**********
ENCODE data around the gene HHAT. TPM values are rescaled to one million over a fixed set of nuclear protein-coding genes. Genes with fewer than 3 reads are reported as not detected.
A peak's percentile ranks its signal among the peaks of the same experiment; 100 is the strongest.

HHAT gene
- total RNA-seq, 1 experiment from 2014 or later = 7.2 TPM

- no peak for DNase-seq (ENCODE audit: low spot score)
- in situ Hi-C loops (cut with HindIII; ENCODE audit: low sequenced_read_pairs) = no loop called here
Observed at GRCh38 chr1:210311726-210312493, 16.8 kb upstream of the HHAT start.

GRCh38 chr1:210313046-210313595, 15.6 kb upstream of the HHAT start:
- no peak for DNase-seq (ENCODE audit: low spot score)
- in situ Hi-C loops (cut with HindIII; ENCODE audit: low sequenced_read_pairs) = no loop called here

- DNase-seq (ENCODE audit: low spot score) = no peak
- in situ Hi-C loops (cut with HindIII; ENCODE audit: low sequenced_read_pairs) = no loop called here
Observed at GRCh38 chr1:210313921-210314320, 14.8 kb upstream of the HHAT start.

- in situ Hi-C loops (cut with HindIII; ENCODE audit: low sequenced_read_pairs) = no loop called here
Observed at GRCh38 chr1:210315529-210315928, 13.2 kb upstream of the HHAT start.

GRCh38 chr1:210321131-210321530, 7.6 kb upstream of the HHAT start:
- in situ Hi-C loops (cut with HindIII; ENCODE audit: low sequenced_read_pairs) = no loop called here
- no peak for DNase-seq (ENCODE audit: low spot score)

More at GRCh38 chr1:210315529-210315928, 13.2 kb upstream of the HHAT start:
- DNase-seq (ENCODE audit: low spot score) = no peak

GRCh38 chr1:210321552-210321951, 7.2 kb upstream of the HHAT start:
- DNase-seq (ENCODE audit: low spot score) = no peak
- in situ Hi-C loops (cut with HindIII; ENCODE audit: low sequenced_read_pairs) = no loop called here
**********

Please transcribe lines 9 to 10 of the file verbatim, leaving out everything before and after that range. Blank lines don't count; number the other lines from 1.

- no peak for DNase-seq (ENCODE audit: low spot score)
- in situ Hi-C loops (cut with HindIII; ENCODE audit: low sequenced_read_pairs) = no loop called here